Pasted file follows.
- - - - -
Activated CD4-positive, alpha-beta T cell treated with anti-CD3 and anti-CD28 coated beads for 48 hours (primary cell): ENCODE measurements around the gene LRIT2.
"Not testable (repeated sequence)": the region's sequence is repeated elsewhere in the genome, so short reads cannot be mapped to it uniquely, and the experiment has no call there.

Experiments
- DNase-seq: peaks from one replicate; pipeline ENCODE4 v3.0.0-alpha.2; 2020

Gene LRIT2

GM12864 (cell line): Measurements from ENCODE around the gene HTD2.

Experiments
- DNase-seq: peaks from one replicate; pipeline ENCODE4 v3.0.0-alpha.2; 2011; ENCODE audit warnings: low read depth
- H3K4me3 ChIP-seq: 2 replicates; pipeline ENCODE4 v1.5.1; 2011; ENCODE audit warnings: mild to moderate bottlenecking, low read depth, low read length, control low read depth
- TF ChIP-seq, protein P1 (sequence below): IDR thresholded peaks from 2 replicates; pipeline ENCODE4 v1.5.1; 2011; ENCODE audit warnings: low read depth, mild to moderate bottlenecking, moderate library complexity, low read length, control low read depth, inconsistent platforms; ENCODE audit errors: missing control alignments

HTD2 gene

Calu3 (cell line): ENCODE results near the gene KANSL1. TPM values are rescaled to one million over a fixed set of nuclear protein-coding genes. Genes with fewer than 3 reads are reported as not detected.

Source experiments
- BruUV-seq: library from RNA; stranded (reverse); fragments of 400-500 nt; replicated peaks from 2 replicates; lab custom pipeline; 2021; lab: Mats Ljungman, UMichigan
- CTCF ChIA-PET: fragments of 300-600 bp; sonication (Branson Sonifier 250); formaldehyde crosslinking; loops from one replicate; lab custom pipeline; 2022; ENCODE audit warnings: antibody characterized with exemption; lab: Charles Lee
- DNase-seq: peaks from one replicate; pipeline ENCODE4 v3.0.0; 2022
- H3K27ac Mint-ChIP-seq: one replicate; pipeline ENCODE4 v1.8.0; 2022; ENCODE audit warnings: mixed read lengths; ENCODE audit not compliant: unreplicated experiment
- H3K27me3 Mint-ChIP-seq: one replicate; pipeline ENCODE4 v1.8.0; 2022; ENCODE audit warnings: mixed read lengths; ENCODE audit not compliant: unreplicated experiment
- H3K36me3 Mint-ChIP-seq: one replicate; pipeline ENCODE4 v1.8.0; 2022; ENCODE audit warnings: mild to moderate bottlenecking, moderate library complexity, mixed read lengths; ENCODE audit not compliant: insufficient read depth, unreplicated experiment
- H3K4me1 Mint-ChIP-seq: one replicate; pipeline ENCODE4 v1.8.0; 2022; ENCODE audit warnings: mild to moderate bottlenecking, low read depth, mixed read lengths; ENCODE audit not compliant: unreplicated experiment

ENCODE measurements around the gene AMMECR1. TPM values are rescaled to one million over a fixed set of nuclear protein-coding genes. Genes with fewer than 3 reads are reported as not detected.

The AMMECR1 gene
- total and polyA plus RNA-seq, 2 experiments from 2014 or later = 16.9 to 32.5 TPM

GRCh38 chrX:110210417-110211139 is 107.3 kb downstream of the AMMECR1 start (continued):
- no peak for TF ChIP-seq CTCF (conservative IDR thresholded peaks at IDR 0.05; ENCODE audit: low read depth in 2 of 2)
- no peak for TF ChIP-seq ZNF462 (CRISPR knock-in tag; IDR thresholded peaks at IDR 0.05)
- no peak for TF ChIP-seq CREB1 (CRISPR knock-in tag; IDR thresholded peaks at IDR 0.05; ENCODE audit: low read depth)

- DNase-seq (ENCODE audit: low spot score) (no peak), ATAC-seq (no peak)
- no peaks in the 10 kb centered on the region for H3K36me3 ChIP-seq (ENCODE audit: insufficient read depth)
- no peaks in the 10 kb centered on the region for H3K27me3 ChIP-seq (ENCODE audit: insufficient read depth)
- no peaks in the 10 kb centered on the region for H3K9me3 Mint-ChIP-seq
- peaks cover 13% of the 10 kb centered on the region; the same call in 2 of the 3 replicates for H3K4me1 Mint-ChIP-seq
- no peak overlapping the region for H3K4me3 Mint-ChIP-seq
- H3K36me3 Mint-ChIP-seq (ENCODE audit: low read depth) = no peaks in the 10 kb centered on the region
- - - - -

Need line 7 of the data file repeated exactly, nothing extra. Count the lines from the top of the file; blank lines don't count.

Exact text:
Experiments